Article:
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H.K. Edgerton Speaks To Tennessee Historical Commission

From: HK Edgerton []
Date: Mon, Oct 16, 2017
Subject: H.K. Edgerton Speaks To Tennessee Historical Commission
To: siegels1 []

Dear Ms. Lunelle,

On September 30, 2017, I made my way, don in the uniform of the Southern soldier, alongside the Sons of Confederate Veterans, the United Daughters of the Confederacy and the ladies of the Order of the Confederate Rose in the Annual Gopher Day Festival in Ridgeland, South Carolina, marching while soaking up the love, hugs and overall glorious reception given by the spectators who gathered along the parade route.

I would later be asked to post the Colors and join in with a famous Southern gospel band in the singing of “Dixie” on stage to the delight of the crowd gathered. It was a great day to be a son of the South in this city whose residents and visitors showered us with love.

On Tuesday, October 3, 2017, I would join the Honorable Attorney, David McCallister, and a host of Save Southern Heritage Florida members in a lobbying effort in the Florida Senate and House offices for a bill aimed at protecting all veterans and their memorials in the State of Florida. God bless all participants, and especially Mr. McCallister for his mastery of the moment.

On Friday, October 13, 2017, alongside a host of dignitaries from the Sons of Confederate Veterans, United Daughters of the Confederacy and ladies from the Order of the Confederate Rose, I would attend the Tennessee Historical Commission meeting in Athens, Tennessee, whose agenda item to approve a petition that would allow the Memphis City Council to garner permission to move the monument of the Honorable General Nathan Bedford Forrest.

It wasn’t the lies and distortions being put forward by the Memphis Mayor, and his Council President, or the young Black woman who told the biggest lie in accusing General Forrest of the rape of Black women, and of being a murderer, but only being given two minutes to rebut this unholy diatribe.

Had I been the Commission President, I would have told the Mayor, and the members of his Council…”I would have expected you to be one of the greatest advocates of the man who saved your city from the looting, burning, rape and murder that was taking place at the same time that taking place down the road in Mississippi by Grant as he burned 42 cities in that state, with the intent for Memphis the same.

“And, to your claims that his monument was somehow demeaning to Black people because it was built near a path that they frequently travel was atrocious. It could not have been put in a better, or safer path. General Forrest was legendary, not only in his military exploits, but also in his efforts to befriend the African people, and they loved him! The Pole Bearers Association, a front runner to the NAACP, rewarded him for that friendship by having him as the only White man to address their annual meeting as the keynote speaker.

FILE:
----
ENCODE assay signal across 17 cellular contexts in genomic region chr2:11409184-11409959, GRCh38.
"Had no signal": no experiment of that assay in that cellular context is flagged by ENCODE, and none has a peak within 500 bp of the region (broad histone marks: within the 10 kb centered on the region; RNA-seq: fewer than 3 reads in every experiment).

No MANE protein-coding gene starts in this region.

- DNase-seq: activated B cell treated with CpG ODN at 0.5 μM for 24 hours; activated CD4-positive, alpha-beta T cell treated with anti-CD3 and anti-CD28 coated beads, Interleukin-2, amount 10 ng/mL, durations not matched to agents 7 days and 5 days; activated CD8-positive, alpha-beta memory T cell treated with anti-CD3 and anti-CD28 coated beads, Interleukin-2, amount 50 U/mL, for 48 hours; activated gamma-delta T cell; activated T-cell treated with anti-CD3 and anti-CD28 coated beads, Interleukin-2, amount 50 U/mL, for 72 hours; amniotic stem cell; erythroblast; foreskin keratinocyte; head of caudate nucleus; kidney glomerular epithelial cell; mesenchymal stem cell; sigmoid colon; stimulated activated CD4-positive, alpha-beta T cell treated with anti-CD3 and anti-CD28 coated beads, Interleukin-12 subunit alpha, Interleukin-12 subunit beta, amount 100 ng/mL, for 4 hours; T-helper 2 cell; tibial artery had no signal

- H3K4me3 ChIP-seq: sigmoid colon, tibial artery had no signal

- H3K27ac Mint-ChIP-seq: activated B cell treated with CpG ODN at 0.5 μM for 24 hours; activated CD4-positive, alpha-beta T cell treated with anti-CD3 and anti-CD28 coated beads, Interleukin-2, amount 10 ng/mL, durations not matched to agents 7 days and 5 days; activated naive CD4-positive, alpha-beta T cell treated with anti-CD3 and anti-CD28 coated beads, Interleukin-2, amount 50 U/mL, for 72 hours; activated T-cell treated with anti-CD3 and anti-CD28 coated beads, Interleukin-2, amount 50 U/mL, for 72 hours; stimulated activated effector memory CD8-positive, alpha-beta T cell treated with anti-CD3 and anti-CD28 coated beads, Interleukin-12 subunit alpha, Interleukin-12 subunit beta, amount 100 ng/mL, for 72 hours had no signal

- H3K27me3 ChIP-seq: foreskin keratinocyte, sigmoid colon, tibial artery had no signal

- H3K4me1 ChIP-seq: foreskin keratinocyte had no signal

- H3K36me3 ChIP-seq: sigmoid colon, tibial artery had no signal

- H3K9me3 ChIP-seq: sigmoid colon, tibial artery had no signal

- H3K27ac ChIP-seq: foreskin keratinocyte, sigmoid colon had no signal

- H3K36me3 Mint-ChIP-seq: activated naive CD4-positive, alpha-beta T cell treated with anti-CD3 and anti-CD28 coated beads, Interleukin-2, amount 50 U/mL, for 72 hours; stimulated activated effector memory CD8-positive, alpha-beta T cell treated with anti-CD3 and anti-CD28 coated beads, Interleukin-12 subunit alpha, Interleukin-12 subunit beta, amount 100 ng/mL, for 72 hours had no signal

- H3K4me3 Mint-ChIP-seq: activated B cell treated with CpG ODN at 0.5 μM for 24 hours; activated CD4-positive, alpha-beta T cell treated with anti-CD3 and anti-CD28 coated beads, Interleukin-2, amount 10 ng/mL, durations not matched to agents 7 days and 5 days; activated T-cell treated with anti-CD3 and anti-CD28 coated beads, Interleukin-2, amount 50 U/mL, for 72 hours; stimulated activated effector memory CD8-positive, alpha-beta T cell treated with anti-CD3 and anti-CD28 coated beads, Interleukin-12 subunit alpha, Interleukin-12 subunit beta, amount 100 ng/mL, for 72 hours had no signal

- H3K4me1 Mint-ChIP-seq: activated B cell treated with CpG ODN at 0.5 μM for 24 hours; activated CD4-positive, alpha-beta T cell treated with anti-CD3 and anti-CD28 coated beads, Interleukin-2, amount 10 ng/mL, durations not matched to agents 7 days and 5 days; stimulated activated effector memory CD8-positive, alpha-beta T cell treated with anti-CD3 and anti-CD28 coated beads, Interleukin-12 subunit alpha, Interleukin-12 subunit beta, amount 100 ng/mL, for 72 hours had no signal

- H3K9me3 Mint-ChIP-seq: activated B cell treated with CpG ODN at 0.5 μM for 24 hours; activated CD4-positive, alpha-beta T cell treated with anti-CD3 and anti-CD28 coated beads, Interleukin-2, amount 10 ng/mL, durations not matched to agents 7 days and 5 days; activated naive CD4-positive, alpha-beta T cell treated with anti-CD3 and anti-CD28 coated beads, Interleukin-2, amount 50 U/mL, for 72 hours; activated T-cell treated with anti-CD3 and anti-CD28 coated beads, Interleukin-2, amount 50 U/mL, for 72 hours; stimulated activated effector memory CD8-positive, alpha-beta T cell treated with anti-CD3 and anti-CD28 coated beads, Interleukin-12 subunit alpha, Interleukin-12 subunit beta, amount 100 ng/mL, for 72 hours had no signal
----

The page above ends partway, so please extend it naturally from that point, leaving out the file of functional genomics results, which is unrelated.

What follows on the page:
“And, I might add, an organization (Pole Bearers) rarely spoken of during so called Black History Month, or any of the Black Confederate soldiers who rode with the General like the Honorable Napoleon Nelson, who could neither read or write, but was asked by General Forrest to serve as his Chaplain in Chief because he had memorized the King James Bible in its totality.”

Had I been the Commission President, I would have told those gathered that the Jim Crow laws distorted as a catalyst for the building of the Confederate soldiers monuments, was validated by the Northern dominated United States Supreme Court with the objection of one former Southern Plantation owner.

And, had I been the Commission President, I would have told that Mayor, and his Council, not to come into my meeting disparaging the name of General Forrest with the Ku Klux Klan, as the United States Congress had already exonerated him of those charges, as well as his actions at Ft. Pillow.

I would have also, had I been President of this Commission, reminded all gathered that the only reason that we are here today is because of the photoshopped images of a crazed young man (Dylann Roof) with the Southern Cross in one hand and the weapon he used to kill nine innocent Blacks that included a Black State Senator who, in a speech, memorialized several Black Confederate soldiers buried on the grounds of the Church.

I would have entertained a motion to establish a Statewide forum to educate our citizenry about the lives of our Southern heroes, to include President Davis and his wife, who took into their home a young African slave (Jim Limber) as their adopted son.

However, not being the President, don in the uniform of the Southern soldier, I would leave the meeting place, and post his Colors by the side of the road, and hold court with the many citizens who now stopped where I stood.

I am somewhat saddened that Saturday, October 14, 2017, marks the date of the Historic March Across Dixie, and I have not raised a single dime to mark the event. And, now wonder if the so called African American History Museum, or even this Commission ever will. God bless the Ridgeland, Tallahassee and Athens law enforcement officers who kept everyone safe in all these endeavors. And God bless you!

Your brother,


Honorary Kentucky Colonel
Member, Save Southern Heritage Florida
Chairman, Board of Advisors Emeritus, Southern Legal Resource Center